No one, reading the opening chapters of Genesis, can escape the reality that Adam had invited the wrath of God upon himself. But what about the rest of us? The 5th-century British monk Pelagius argued that Adam’s sin affected Adam alone. Infants born to Adam come into this world in the same state as Adam was before the Fall. Augustine, on the other hand, argued that man had lost the moral ability to do good.

Pelagius was condemned as a heretic. Yet, Pelagius’ heresy has lived on and has been a constant, continual thorn in the Church’s side. It was a thorn that I had wrestled with greatly, even cried over. Why? Because shortly before being introduced to this doctrine, Amanda and I had lost our first child. It was extremely difficult for me to accept that Jacob, who had only lived for about 10 seconds, would stand before God condemned because of a mistake made by someone else thousands of years ago. Pelagius’ view certainly appeals to our sensibilities and emotions. But is this what Scripture teaches?

The Reformation was a revival of Augustinianism. And the Westminster Divines affirmed this in their answer:

A. The covenant being made with Adam, not only for himself, but for his posterity; all mankind, descending from him by ordinary generation, sinned in him, and fell with him, in his first transgression.

It is one thing that Augustine and the Reformers taught this; what does God say about it. Let’s highlight some verses in Romans 5:

Verse 15: “By the trespass of the one the many died.”
Verse 16: “judgment [arose] out of one [trespass] unto condemnation [unto all men]” (the last bracket is from verse 18).
Verse 17: “By the trespass of the one death reigned through the one [Adam].”
Verse 18: “Through one trespass [judgment came] unto all men unto condemnation.”
Verse 19: “Through the disobedience of the one man, the many were appointed sinners.”

Scripture is clear. There is a solidarity existing between Adam and the rest of mankind. Adam, whose name in Hebrew is “Man”, was appointed as our Federal Head, our Legal Representative in the Covenant of Life. And his failure in the Covenant became our failure.

Now, the immediate response by many people, if not most, is that it does not seem “fair.” That was certainly my response when thinking about Jacob. But is it with the idea of legal representation that we have a problem? I don’t think so. Even in our own legal system today, we practice the power of attorney. Or, suppose I hired someone to snuff out Enroe. The hitman does his deed and gets caught, and they trace it back to me. How many of us would have a problem with me getting arrested even though I did not pull the trigger?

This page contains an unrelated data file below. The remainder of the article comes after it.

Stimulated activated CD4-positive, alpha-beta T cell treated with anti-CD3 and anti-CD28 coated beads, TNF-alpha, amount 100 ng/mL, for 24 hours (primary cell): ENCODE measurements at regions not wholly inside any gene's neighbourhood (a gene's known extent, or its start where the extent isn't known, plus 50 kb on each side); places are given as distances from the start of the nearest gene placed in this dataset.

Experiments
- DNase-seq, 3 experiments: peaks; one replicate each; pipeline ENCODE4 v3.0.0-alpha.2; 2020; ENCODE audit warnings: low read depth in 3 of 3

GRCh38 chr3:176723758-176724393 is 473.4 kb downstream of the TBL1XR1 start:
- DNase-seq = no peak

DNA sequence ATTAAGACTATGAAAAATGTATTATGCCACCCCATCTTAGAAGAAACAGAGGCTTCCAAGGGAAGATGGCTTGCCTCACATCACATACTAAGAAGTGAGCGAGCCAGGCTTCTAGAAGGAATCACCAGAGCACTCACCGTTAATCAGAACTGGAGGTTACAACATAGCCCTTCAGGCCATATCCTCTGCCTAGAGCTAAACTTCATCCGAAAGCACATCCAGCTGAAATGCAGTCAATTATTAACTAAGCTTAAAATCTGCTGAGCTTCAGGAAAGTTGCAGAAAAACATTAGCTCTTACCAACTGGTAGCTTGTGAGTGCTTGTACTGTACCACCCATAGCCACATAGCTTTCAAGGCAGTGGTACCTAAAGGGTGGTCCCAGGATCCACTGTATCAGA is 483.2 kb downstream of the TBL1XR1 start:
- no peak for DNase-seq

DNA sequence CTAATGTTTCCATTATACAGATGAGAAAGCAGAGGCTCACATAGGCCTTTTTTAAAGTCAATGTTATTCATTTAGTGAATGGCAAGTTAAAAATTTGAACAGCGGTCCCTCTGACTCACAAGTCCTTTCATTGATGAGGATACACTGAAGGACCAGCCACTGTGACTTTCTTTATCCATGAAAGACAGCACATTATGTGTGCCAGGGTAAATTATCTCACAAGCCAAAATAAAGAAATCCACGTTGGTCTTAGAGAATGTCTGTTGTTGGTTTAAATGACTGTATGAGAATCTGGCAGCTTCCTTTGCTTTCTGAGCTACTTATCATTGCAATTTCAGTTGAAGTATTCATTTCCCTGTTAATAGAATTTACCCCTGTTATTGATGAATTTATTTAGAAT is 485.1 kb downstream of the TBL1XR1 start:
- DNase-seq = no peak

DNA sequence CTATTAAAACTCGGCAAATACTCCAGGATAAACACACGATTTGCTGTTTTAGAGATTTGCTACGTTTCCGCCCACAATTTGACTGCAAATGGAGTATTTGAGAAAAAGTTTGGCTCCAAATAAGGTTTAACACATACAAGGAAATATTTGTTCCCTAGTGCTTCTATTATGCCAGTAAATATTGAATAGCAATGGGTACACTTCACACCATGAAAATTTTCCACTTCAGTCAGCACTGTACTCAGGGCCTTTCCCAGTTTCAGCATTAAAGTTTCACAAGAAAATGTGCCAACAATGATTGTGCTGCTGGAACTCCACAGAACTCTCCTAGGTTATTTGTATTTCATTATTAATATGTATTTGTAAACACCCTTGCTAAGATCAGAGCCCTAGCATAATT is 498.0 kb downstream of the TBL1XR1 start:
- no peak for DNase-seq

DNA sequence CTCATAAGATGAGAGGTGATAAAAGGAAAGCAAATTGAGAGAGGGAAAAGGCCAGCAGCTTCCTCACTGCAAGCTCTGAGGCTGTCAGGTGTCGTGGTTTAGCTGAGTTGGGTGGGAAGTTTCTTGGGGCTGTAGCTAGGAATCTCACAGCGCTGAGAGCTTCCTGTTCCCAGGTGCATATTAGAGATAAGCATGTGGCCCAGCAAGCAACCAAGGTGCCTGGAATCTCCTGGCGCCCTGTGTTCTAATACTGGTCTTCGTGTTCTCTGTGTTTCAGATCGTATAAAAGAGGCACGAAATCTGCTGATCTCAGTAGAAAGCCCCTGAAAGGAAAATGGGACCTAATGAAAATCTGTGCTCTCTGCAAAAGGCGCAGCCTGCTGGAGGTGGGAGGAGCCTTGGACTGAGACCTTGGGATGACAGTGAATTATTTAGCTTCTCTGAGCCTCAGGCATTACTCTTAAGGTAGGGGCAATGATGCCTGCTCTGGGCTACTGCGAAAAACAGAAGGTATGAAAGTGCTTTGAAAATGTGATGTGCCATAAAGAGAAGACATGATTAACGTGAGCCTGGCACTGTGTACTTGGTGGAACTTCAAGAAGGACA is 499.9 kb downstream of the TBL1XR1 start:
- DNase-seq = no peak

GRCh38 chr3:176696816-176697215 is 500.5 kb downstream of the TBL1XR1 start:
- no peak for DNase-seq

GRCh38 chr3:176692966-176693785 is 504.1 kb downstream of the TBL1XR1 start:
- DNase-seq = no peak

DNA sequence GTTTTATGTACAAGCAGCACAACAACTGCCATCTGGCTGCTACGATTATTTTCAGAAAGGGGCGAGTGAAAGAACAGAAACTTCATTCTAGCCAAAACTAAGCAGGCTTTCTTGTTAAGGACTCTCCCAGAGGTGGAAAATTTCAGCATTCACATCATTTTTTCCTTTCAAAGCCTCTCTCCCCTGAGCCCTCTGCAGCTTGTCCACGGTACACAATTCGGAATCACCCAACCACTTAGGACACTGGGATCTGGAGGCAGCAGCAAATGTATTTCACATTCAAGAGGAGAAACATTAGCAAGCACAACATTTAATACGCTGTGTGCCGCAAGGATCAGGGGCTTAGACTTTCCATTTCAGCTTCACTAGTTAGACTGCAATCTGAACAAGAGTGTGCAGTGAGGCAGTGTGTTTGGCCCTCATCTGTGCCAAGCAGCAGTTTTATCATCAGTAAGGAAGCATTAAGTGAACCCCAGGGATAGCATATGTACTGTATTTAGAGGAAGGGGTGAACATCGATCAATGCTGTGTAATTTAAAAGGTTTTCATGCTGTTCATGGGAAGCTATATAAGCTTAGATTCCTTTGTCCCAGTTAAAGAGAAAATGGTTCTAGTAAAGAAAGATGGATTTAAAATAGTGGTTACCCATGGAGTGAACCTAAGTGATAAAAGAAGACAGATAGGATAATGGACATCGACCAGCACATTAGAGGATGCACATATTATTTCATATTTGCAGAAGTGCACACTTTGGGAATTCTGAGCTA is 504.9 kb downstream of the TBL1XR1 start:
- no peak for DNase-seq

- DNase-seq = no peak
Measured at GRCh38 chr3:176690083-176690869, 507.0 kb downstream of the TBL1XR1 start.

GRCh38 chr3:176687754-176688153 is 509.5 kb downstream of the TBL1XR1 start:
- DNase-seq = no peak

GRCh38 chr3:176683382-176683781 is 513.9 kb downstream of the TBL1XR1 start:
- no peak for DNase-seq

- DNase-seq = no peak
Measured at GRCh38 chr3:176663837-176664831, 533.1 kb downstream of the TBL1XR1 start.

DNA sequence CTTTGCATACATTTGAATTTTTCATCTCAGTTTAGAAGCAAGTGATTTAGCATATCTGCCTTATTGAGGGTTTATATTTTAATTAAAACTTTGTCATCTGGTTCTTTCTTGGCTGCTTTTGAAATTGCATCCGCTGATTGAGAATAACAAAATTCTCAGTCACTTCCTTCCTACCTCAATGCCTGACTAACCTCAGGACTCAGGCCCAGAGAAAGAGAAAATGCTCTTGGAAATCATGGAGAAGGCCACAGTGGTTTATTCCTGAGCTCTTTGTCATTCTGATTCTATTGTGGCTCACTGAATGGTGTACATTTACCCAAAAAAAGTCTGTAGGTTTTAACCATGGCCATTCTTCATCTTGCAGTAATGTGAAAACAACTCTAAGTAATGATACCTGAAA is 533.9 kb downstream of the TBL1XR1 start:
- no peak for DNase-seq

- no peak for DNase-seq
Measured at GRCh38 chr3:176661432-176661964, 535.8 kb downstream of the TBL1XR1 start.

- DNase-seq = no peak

I think the problem we have is not that Adam represented us, but that (1) we had no say in the matter and (2) the guy chosen for us seriously messed up. Had Adam succeeded, we would all be high-fiving each other. Right? Or, we might even think that we would have done a better job.

“Psshhh. The very second that slimy serpent even thought about taking a step inside the Garden, I would have been like, “Hey, what did the five fingers say to the serpent face? SLAP!”

But you know what? You would be wrong to think that. How do I know?

Let’s go back to Q #7: “The decrees of God are his eternal purpose, according to the counsel of his will, whereby, for his own glory, he hath foreordained whatsoever comes to pass.” That includes the SIN of Adam! Our Confession states in Chapter 6 that with the sin of our first parents “God was pleased, according to his wise and holy counsel, to permit, having purposed to order it to his own glory.”

It should be enough for us to know that God’s choice of Adam as our Representative was fair, holy, righteous, just, and good. As William Perkins remarked, it is “a just judgment of God silently to be, with reverence, rested in, and not with curiosity to be searched out.”

But consider this as well. What is the flip side to having Adam represent us? What “glory” is in view here? Let’s go back to Romans 5:

Verse 14: “Adam, who is a type [with respect to his federal headship] of the Coming One.”
Verse 15: “and the gift by grace abounded unto the many which is of the one man Jesus Christ.”
Verse 16: “The ones receiving the abundance of grace and the gift of righteousness shall reign in life through the one Jesus Christ.”
Verse 18: “Through one righteous act [the free gift came] unto all men unto justification of life.”
Verse 19: “Through the obedience of the one [man] the many shall be constituted righteous.”
Verse 21: “Grace reigns through righteousness … through Jesus Christ our Lord.”

It is no coincidence that those who have opposed the Federal Representation of Adam for all of mankind who ordinarily descend from him are the same people who have distorted beyond recognition the Gospel of Jesus Christ, the Second Adam. If you reject the concept of Federal Headship in the Garden because it seems “unfair,” then you must by necessity reject the Federal Headship of the “last Adam” who “knew no sin,” yet was made, by God, “to be sin on our behalf, so that we might become the righteousness of God in Him.” (2 Cor. 5.21)

Let us forsake our own wisdom, emotions, and lofty opinions of ourselves and be content with the infinite, eternal, and unchangeable wisdom of our holy and righteous King, to the praise of Jesus Christ our Savior.

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